The real estate arena is flooded with home foreclosures due to the current depressed housing market. This is a buyers’ paradise with the lowest prices in decades, tagged on these bank owned properties. The time saved by using a free listing service is priceless with busy consumers. There is adequate buying information about the homes and many times pictures are offered for viewing purposes on the free listing sites. This is the perfect way to spend a Saturday afternoon, instead of driving around town for hours. Going from one home site to another is tiring and can be difficult to keep track of the different home sites visited.

Taking a tour of foreclosed homes through a free listing service is comfortable and inexpensive. A lot of information can be gained in a short period of time which can pare down a long list of potential homes to just a few for viewing in person. Take advantage of the free foreclosure listing sites and become a savvy home buyer in a few minutes, or take your time and enjoy an afternoon of viewing homes with great deals.

How Any Real Estate Agent Can Generate New Leads & Listings from Foreclosures

The title to this article is a pretty bold statement, but if you’ll allow me a couple of minutes of your time today, I’ll show you how you can take advantage of a brand-new Real Estate niche that most Agents don’t know about. It’s not that they aren’t aware of it; it’s just that they haven’t put two & two together.

This new source of Real Estate Leads could mean another 100 – 600 new, very motivated (Seller) Leads that are desperate for your professional help. And that’s only for a market of 100,000 homes. You’re market could have even more.

Why hasn’t this opportunity been available before?

Well, before now all the pieces were not readily available. Today, the technology is in place, the turnkey business-in-a-box-training-systems are available, and the market for this business is very ripe & growing.

Foreclosures will be the next big thing in Real Estate Leads

We are often asked by our Coaches Corner{tm} Newsletter Subscribers (350,000+): “What’s the next big thing going to be for Real Estate Agents?”

Well, if you asked me that question specific to Real Estate Lead Generation, I’d have to say Foreclosures & PreForeclosures are going to be the next big thing for New Real Estate Lead Generation.

You’ve probably already heard that Real Estate Foreclosures, as of April 2007 U.S. Foreclosure Market Report (published by RealtyTrac® – the #1 online authority for Foreclosure data), are up by 62% nationwide from April 2006. Some states are up by as much as 3,325% (New Hampshire).

Real Estate Foreclosures Rates continue to grow

Recently USA Today printed an article about the fact that 75% of the new home mortgages in California are No-Doc-Loans (some industry experts call them liar-loans). These No-Doc-Loans allow the homeowner to use stated income and often allow them to borrow more money at higher debt-to-income ratios than they could traditionally. The no-doc loans have become very prevalent in the last couple of years and are now widely used nationwide.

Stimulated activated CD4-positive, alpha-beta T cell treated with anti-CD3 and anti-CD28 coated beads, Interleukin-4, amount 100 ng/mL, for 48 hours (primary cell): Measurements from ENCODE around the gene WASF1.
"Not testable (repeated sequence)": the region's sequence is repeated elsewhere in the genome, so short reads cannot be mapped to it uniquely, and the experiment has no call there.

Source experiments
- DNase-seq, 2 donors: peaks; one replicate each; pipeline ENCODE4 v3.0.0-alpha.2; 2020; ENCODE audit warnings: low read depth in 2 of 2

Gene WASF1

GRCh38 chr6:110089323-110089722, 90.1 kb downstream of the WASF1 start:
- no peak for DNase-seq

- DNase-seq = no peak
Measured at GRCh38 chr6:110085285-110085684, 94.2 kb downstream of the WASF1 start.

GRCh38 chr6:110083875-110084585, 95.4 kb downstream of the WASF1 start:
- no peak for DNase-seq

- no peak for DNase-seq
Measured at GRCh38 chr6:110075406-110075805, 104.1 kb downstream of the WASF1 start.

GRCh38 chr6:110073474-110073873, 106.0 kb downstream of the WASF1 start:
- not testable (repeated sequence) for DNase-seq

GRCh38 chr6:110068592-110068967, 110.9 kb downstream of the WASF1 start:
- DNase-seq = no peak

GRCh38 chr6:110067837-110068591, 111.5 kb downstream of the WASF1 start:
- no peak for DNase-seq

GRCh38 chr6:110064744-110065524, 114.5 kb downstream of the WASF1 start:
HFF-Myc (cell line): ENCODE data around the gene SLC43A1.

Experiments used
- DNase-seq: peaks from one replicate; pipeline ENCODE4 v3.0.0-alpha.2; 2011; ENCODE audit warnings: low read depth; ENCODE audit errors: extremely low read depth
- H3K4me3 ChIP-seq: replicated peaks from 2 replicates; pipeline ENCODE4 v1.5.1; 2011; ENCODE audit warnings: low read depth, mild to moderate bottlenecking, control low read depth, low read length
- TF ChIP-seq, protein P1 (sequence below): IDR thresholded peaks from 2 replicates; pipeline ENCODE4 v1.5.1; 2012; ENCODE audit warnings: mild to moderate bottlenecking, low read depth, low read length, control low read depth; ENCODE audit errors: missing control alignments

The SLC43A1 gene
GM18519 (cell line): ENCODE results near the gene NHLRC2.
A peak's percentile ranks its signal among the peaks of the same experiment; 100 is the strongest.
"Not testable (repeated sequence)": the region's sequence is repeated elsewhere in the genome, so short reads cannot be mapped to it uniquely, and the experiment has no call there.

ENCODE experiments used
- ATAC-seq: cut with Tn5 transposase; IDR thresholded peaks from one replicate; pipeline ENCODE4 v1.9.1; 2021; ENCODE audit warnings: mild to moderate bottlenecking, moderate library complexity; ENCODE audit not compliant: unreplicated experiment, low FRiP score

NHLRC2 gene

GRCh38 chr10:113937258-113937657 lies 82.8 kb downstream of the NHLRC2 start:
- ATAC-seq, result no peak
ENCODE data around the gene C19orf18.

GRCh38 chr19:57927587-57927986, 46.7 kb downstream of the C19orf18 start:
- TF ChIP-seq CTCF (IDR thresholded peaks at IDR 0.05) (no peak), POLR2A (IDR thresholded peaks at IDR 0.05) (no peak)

In my opinion, the majority of these liar-loans are Real Estate Foreclosures in embryo. It’s likely just a matter of time before the homeowners get into trouble and fall into Foreclosure.

Over a Million Real Estate Foreclosures Each Year

According to RealtyTrac®, with whom we’ve established an exclusive partnership, the number of Foreclosures will likely exceed 1.2 million this year if we continue at this pace. To read the complete May 15th, 2007 press release for RealtyTrac®’s U.S. Foreclosure Market Report click here.

What this means for the average Real Estate Agent in a market with 100,000 households is that about 127 new properties will enter some state of Foreclosure per month. Some of the not-so-average counties will see 431 new foreclosures per month for those same 100,000 households. So, that means that there will be 14 new Real Estate Foreclosure Listings per day per 100,000 households.

If you had the home seller information in a timely manner and were equipped to deal with this specific type of lead, it could mean 100 – 500 brand new leads every month in a market with 100,000 households.

Most Real Estate Agents don’t know how to handle prospects in Foreclosure and usually see them as junk prospects. So, there’s very little competition for you in this niche if you become a Real Estate Foreclosure Expert.

Couple that with a very highly motivated home seller, and you have a recipe for New Lead Generation Success.

Do you know your State’s Foreclosure Rate? If it’s only the national average, you’ll have 1 Foreclosure for every 783 households like quite a bit of the country? How many households do you have in your market, and what does that equate to in Foreclosures? A whole lot no matter where you live!

The Foreclosure Rates are growing almost everywhere and there are already an enormous amount of potential leads for you where you live, so take action and equip yourself with as much information as you can on Real Estate Foreclosures. The information will help you carve out a brand new niche in Real Estate Foreclosures in your area and help you grow your Real Estate Business.